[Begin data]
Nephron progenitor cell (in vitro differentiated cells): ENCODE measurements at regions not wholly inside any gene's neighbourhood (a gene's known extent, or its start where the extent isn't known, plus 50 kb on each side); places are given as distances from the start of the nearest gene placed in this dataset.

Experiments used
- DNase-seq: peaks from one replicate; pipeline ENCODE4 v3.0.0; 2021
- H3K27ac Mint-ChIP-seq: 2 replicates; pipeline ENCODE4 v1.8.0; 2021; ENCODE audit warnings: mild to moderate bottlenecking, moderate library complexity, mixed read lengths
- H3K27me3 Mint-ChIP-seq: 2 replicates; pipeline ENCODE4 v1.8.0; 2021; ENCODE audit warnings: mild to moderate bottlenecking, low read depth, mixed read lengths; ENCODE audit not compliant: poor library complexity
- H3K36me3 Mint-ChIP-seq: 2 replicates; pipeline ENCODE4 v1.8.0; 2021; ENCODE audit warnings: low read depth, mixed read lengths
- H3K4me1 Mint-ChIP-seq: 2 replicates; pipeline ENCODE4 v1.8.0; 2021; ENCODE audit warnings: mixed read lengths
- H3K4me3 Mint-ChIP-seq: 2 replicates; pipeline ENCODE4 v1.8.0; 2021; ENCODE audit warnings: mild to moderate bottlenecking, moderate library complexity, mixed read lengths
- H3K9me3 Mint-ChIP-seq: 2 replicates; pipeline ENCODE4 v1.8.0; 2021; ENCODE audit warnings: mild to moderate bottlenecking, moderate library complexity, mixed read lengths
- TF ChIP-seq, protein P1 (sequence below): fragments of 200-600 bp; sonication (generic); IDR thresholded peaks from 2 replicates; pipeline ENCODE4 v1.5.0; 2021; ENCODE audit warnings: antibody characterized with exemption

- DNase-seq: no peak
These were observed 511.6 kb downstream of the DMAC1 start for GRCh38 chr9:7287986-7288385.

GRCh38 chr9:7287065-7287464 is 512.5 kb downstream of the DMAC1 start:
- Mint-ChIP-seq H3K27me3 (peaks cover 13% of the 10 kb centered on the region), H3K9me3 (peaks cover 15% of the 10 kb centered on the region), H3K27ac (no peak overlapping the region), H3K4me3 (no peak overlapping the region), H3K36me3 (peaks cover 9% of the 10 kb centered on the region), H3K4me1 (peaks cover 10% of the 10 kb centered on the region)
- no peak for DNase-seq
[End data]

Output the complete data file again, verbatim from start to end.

Nephron progenitor cell (in vitro differentiated cells): ENCODE measurements at regions not wholly inside any gene's neighbourhood (a gene's known extent, or its start where the extent isn't known, plus 50 kb on each side); places are given as distances from the start of the nearest gene placed in this dataset.

Experiments used
- DNase-seq: peaks from one replicate; pipeline ENCODE4 v3.0.0; 2021
- H3K27ac Mint-ChIP-seq: 2 replicates; pipeline ENCODE4 v1.8.0; 2021; ENCODE audit warnings: mild to moderate bottlenecking, moderate library complexity, mixed read lengths
- H3K27me3 Mint-ChIP-seq: 2 replicates; pipeline ENCODE4 v1.8.0; 2021; ENCODE audit warnings: mild to moderate bottlenecking, low read depth, mixed read lengths; ENCODE audit not compliant: poor library complexity
- H3K36me3 Mint-ChIP-seq: 2 replicates; pipeline ENCODE4 v1.8.0; 2021; ENCODE audit warnings: low read depth, mixed read lengths
- H3K4me1 Mint-ChIP-seq: 2 replicates; pipeline ENCODE4 v1.8.0; 2021; ENCODE audit warnings: mixed read lengths
- H3K4me3 Mint-ChIP-seq: 2 replicates; pipeline ENCODE4 v1.8.0; 2021; ENCODE audit warnings: mild to moderate bottlenecking, moderate library complexity, mixed read lengths
- H3K9me3 Mint-ChIP-seq: 2 replicates; pipeline ENCODE4 v1.8.0; 2021; ENCODE audit warnings: mild to moderate bottlenecking, moderate library complexity, mixed read lengths
- TF ChIP-seq, protein P1 (sequence below): fragments of 200-600 bp; sonication (generic); IDR thresholded peaks from 2 replicates; pipeline ENCODE4 v1.5.0; 2021; ENCODE audit warnings: antibody characterized with exemption

- DNase-seq: no peak
These were observed 511.6 kb downstream of the DMAC1 start for GRCh38 chr9:7287986-7288385.

GRCh38 chr9:7287065-7287464 is 512.5 kb downstream of the DMAC1 start:
- Mint-ChIP-seq H3K27me3 (peaks cover 13% of the 10 kb centered on the region), H3K9me3 (peaks cover 15% of the 10 kb centered on the region), H3K27ac (no peak overlapping the region), H3K4me3 (no peak overlapping the region), H3K36me3 (peaks cover 9% of the 10 kb centered on the region), H3K4me1 (peaks cover 10% of the 10 kb centered on the region)
- no peak for DNase-seq